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Decoding Wall Street's Ratings

Brokerage houses have many shades of "buy" and "sell" ratings. Here's what they really mean.

In his new book, Full of Bull: Do What Wall Street Does, Not What it Says, to Make Money in the Market (FT Press), former analyst Stephen McClellan says most top analysts do more marketing than research.

Fill us in on how to interpret "buy" and "sell" calls.
It's hilarious. You need a code book. When a stock goes from a very rare sell rating up to a neutral, that is a strong buy. When a rating is lowered from a buy to a neutral or a hold, that's a very strong sell. Obviously, there's a reticence to ever use the big, bad s word because institutional investors and corporate executives, the two biggest audiences a brokerage has, would object vociferously. In fact, only 5% of all ratings on Wall Street are sells.

Analysts also run in packs. If there is an outlier (or two) whose opinion is different than the bulk of opinions, pay close attention because it's likely to be insightful, original, creative and early.

Do brokers who advise individual investors understand the code?
Not much. They're almost like individual investors themselves, and they adhere to the firm's party line in recommending stocks. But brokers who have been around a long time have a better sense of which analysts they can trust, which ones have some credibility, who is best at stock picking. They will gradually focus on those analysts and disregard others.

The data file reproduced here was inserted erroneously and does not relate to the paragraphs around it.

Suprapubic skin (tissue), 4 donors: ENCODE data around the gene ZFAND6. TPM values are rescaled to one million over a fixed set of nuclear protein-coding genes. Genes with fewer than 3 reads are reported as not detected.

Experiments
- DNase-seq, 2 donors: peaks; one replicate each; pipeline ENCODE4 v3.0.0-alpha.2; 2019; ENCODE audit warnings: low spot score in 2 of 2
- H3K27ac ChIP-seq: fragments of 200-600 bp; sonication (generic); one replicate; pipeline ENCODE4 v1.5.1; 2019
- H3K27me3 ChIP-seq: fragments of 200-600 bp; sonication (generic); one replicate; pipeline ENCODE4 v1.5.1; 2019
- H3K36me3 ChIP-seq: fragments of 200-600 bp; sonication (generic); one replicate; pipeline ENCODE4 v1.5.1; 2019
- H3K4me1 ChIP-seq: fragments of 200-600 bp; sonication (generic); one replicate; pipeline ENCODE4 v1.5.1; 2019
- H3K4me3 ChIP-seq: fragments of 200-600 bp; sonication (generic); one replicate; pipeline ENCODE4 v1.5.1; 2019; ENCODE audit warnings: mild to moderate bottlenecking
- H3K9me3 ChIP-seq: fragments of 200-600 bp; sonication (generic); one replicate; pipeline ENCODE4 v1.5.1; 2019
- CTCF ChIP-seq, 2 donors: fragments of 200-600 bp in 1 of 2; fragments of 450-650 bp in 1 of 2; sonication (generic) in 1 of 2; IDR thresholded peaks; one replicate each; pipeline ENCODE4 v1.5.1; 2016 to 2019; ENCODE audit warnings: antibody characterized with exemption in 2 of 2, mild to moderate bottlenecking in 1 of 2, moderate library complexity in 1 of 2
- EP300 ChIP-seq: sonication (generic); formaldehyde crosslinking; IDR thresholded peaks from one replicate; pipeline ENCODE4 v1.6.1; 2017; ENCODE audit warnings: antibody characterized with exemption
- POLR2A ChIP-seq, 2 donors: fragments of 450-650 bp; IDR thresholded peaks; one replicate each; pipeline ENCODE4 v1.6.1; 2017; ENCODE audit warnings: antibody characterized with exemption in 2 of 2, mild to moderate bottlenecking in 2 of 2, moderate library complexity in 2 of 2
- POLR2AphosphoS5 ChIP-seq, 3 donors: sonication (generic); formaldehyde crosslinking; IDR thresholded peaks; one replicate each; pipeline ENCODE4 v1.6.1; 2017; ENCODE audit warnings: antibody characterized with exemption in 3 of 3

You were on Institutional Investor magazine's All-American Research Team for 19 straight years. How good is that list at identifying good analysts?
The ones who are on the Institutional Investor team probably know their industry in more depth than anybody, and they are probably at least average at stock picking. The list is a reasonably decent screen of the better analysts on Wall Street, but it is a popularity ranking. If you're good at marketing, you can make a big impact. I always thought you could take an actor from central casting, give him the basics on how to do research, and he'd do pretty well.

You advise investors to own a portfolio of no more than five to ten stocks. Is that enough?
I don't think an analyst on Wall Street whose job is to cover a sector in depth can really track 15 or 20 companies, and for an individual it's impossible. I own fewer than six stocks, and I pay a lot of attention to them.